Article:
In case you missed the news, late last week the judge presiding over the bankruptcy case of the Family Christian Stores (FCS), voided the auction results on which I reported three weeks ago (see that story here).
There were a number of reasons for the judge’s decision. On page eleven of his 48 page ruling the judge called the auction process “nothing short of chaotic” and said that some mistakes had been made (page 31). On page two he said that the winning bidder was “an indisputable insider.”
This cancellation of the winning bid was done despite the cooperation of the major creditors in the situation.
What Does This Mean?
In some ways it means the bankruptcy proceedings are back to square one. They could have another auction to sell the assets. Or FCS may just go through the normal reorganization provided by Chapter 11.
As part of the voided auction they had worked out arrangements with many of their creditors. So if they provide a reorganization plan that met their creditor’s approval they could go through the process and come out of chapter 11 and go back to normal business…albeit with a smaller footprint. A previous discussion had FCS closing 16 of their 266 stores as part of their reorganization.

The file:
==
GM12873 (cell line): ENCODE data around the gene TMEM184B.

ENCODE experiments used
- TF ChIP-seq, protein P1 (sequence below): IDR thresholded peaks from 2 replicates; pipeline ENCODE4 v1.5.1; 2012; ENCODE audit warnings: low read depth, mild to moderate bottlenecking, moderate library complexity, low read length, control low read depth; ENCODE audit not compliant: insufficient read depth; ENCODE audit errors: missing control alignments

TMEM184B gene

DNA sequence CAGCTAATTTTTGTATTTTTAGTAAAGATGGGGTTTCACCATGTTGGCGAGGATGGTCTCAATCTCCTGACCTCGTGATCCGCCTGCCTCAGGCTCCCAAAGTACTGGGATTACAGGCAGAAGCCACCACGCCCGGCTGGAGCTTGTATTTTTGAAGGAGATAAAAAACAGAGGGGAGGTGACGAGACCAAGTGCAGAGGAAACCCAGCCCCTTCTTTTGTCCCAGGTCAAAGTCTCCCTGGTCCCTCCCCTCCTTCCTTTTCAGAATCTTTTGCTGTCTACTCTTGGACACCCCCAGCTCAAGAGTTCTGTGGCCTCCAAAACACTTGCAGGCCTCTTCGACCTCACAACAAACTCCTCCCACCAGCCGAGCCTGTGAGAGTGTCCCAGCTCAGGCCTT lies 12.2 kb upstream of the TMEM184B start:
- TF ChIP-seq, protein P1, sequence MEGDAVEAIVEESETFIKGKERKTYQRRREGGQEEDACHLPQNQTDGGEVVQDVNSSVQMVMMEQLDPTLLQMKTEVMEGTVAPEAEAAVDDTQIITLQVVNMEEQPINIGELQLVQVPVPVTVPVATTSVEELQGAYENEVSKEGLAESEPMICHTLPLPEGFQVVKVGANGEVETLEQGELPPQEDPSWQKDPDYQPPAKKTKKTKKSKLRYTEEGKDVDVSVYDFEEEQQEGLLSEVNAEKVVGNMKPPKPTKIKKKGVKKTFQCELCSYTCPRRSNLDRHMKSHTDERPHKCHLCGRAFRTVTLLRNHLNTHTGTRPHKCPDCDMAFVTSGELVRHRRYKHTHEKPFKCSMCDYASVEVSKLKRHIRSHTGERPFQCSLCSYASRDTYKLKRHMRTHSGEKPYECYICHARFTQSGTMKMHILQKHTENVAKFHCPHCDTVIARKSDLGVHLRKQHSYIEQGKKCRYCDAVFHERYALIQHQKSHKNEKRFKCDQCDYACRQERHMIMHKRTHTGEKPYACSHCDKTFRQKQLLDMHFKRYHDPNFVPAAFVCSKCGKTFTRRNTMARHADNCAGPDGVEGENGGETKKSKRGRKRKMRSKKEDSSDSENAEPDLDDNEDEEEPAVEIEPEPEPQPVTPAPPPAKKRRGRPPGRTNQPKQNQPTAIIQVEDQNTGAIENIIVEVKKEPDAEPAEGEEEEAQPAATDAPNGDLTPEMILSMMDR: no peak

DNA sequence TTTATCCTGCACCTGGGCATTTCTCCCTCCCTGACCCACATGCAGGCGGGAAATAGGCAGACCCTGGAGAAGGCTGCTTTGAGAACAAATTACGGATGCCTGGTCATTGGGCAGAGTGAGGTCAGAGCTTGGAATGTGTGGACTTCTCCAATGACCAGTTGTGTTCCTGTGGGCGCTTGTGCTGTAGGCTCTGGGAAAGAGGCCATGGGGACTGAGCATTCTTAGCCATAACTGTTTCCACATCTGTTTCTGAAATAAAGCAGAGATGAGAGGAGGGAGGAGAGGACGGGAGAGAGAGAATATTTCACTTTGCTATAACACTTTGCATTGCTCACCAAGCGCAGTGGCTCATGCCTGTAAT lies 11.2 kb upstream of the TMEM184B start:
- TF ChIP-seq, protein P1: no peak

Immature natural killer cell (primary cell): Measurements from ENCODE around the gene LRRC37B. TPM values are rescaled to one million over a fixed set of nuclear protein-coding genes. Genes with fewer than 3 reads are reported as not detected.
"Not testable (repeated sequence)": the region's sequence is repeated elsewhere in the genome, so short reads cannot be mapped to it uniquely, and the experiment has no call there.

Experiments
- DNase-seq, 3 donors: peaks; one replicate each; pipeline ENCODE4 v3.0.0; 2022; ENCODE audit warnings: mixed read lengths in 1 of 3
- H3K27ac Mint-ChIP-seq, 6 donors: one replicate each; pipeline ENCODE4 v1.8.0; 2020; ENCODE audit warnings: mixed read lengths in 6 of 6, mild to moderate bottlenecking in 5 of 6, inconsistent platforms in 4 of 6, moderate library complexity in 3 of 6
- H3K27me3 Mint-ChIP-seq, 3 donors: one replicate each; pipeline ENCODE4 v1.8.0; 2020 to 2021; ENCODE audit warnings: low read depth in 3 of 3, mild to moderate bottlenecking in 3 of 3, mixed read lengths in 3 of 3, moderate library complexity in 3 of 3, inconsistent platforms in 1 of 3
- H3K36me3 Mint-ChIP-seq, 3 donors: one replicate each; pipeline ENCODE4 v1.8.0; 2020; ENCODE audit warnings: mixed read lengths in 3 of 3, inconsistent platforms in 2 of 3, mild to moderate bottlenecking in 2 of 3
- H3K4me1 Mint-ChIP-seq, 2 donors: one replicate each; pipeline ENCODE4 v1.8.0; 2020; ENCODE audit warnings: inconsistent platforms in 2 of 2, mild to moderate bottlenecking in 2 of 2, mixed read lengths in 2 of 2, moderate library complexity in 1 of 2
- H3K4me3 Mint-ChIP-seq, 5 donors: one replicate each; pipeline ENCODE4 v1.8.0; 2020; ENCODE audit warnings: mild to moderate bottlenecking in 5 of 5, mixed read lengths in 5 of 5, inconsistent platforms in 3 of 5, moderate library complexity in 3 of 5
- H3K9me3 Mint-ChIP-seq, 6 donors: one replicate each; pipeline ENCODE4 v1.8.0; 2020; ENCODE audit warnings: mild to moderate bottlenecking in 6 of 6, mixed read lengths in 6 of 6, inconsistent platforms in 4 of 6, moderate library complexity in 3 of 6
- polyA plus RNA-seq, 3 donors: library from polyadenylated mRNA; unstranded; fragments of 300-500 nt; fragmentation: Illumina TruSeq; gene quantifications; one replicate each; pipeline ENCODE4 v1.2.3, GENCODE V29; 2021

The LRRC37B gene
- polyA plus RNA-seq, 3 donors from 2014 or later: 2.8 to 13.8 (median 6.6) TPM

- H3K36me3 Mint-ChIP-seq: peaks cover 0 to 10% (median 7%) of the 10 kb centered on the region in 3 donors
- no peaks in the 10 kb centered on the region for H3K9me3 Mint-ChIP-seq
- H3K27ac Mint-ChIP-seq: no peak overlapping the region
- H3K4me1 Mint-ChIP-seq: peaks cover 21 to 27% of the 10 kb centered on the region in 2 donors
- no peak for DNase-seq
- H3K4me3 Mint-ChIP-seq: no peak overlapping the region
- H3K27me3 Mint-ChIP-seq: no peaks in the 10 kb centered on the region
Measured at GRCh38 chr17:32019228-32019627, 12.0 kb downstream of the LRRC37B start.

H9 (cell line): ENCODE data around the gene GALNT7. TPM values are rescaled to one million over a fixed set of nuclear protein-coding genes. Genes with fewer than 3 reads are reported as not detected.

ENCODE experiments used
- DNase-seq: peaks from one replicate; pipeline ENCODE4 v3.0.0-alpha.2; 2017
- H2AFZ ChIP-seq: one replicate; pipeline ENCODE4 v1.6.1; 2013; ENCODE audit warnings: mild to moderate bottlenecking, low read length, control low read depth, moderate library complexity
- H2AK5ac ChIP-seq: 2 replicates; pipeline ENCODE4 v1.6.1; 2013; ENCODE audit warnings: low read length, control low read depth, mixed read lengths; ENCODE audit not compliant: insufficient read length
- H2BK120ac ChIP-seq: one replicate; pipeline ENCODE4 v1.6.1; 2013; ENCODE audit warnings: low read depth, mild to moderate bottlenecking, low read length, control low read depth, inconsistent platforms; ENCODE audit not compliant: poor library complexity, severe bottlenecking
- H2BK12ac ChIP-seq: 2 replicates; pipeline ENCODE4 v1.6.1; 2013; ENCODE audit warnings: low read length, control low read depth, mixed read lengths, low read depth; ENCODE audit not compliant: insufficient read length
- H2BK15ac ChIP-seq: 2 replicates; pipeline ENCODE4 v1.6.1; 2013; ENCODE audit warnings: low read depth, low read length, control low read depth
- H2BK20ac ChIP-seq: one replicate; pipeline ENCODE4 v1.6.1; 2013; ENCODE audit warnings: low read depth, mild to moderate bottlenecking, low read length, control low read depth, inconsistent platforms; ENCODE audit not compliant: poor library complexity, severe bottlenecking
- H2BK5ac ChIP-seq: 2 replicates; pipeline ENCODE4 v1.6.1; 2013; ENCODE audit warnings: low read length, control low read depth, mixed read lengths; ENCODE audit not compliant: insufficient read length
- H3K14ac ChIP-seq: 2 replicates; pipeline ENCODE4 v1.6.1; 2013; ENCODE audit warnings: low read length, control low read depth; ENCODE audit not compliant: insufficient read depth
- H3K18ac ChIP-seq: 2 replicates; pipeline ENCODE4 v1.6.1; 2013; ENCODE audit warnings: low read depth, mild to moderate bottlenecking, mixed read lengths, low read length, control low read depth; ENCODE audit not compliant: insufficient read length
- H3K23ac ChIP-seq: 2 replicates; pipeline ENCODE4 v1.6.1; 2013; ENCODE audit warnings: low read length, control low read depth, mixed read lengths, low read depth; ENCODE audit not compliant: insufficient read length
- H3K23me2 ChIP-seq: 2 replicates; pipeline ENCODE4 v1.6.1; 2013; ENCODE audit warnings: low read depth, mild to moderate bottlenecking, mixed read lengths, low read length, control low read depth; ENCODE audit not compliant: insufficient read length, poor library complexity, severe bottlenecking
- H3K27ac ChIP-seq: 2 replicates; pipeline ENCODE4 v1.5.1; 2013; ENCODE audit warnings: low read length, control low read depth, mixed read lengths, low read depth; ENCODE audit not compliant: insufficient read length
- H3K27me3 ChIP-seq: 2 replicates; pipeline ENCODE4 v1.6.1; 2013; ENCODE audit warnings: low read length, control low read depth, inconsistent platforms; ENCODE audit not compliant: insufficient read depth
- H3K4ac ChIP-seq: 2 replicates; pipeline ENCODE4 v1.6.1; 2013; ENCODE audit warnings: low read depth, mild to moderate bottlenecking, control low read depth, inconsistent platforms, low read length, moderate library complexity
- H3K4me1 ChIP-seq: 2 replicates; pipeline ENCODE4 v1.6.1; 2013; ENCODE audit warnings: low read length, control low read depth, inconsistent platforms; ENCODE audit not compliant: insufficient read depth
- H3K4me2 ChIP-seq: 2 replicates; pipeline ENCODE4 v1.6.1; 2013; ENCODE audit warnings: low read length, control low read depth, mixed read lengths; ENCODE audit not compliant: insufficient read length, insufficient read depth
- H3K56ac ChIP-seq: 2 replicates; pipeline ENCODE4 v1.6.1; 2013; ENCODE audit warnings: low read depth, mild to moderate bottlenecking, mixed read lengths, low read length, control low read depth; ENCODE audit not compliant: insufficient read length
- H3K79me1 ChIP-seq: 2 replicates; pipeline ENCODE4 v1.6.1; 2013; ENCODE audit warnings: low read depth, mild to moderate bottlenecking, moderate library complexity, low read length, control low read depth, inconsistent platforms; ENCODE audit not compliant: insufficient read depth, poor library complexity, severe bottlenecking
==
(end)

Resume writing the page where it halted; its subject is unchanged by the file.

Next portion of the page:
The clock is ticking however. According to one report, FCS’ cash reserves are dwindling. They could run out of operational funds by mid-July.
Does This Change Anything for Authors?
Nothing has changed as far as authors are concerned. The money lost in the bankruptcy is technically gone already.
If the reorganization or new auction works, then 250 locations will still have stores. And that is a good thing. Those communities will continue to have a place where they can shop. Authors would continue to have the opportunity to hold book-related events, if that local store is able to do so.
If the reorganization or the new auction does not go through, then liquidation is a potential outcome. That would mean the closure of all the store. This would affect 250 communities, 3,000 employees, and the associated connections like landlords, tax revenue, and much more.
A full report on the judge’s ruling is available on the mlive.com site (click here).